Plastics scene

Matt MacAllan reports on a new initiative geared towards heightening competition and innovation in the UK's plastics reprocessing sector.


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“Plastics could be described as one of the most important developments of

the last century. It seems to me, looking back, that we are now entering a

new era in plastics. It’s time now to look forward towards the use of

recycled plastics.” Environment Minister Michael Meacher, speaking ­ from,

it should be pointed out, a lectern of recycled expanded polystyrene ­ at a

recent conference.

Add maturity

The Market Development Group was set up last year by the Department of the

Environment, Transport and the Regions (DETR) specifically to add maturity

to plastics recovery: to investigate the barriers to expanding the

markets for recycled goods; to develop proposals to help overcome these

barriers; and to make recommendations, as appropriate, to central and local

Government, industry and the community

sector.

In short, to close the loop. With the focus of packaging compliance

schemes firmly on least-cost plastics compliance, however, rather than

research into innovative recycling projects, and given the difficulty in

securing funding for individual research projects which, by their very

nature, cannot guarantee benefits since they may not in the end produce

commercially viable processes, the Group recommended that: “Opportunities

for funding under the Landfill Tax Credit Scheme should be explored,” and

that: “The plastics industry should commission research and development

projects into improved methodologies for stimulating the competitiveness of

reprocessing technologies in the UK.”

Technique and technology

To that end, a two-year research programme to examine the potential for

recovering and recycling post-consumer waste plastics has been announced by

the University of Brighton. The project, financed under the Landfill Tax

Credit Scheme, is being supported by Viridor Waste Management (formerly Haul

Waste) through the Greenbank Trust, in conjunction with the registered

Environmental Body at the University. Third party donation is being provided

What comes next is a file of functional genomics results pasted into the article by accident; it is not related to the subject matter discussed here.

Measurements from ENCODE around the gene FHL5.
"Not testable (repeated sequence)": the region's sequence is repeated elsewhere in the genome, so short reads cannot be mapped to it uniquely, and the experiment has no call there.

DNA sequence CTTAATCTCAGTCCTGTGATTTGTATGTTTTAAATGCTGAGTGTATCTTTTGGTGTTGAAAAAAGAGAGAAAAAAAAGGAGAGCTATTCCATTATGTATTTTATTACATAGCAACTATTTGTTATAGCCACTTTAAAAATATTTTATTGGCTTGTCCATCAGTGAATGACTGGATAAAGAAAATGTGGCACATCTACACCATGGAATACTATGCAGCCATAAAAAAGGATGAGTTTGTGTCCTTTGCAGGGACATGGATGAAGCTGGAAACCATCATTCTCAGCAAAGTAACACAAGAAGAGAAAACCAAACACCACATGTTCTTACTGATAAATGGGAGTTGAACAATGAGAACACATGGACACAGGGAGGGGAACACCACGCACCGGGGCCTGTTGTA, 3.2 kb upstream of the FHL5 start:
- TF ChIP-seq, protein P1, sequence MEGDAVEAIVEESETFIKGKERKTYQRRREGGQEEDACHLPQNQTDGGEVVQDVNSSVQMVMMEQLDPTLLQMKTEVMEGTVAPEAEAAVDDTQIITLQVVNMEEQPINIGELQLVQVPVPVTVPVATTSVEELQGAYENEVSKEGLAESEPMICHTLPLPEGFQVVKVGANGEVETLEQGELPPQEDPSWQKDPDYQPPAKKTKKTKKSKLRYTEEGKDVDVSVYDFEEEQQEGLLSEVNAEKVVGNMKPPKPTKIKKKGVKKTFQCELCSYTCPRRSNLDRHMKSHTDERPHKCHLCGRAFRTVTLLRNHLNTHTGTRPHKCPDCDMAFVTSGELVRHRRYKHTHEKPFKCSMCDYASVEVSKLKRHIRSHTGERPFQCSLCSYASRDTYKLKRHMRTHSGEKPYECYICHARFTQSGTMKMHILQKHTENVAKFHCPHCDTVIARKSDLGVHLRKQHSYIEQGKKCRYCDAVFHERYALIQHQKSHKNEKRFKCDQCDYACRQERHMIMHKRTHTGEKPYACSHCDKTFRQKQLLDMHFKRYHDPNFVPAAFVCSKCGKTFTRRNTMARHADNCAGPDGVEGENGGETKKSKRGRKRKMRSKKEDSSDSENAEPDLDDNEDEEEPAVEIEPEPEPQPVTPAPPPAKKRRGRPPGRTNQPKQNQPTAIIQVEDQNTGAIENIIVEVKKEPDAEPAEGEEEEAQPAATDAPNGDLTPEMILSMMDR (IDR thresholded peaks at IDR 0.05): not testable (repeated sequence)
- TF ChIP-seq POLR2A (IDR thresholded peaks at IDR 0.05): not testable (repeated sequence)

by the automotive industry via its co-operative recycling initiative, the

Consortium for Automotive Recycling (CARE).

As such, the research is focusing on techniques and technologies available

for recovering and recycling the plastic fraction of two specific

post-consumer waste streams: household waste, such as plastic beverage

containers; and the by-product of End of Life Vehicle processing. Dr Richard

Hooper, a polymer chemist, is leading the household wastes project. The

difficulties, he told IEM, are not unfamiliar: “One of the main problems is

that of mixed plastics. There is not a lot that can be done with them

because of the incompatibility of diffferent polymer types. Typically they

just go to landfill. The problem is that you don’t know what percentages of

what plastics are making up the mix; what properties it is going to offer.”

Here, Dr Charles Ambrose,

long-term consultant to the CARE group and manager of the

ASR programme, points out

that, because shredder residue and household waste are similarly

heterogenous mixtures, overlap does exist once expensive, high performance

engineering plastics have been extracted. “A big part of this is actually

understanding what already exists and how it works,” he says. “Most of the

technology that is in existence is owned by companies which are using it in

their own business. It is not well publicised; not well understood. Part of

the function of this group is to extract that information.” The object,

then, is not new technology, but a combination of existing technologies to a

common end.

The British Plastics Federation Automotive Task Force, in

conjunction with the CARE group, has recently established the first

in what is to be a series of generic material product specifications which

are aimed at developing the usage of recycled material in the automotive

sector. The end objective is to create a portfolio of specifications

covering the majority of plastic materials for use in the sector ideally

suited for the inclusion of post-consumer recyclate.

“Hopefully, then” ­ Ambrose is optimistic ­ “at the end of two years, we

will have the means, at least on paper, of taking a tonne of shredder

residue, running it through a series of techniques, and coming out with a

fraction enriched in a certain type of

plastic.”

An information pack is being compiled and will be available in May 2000.

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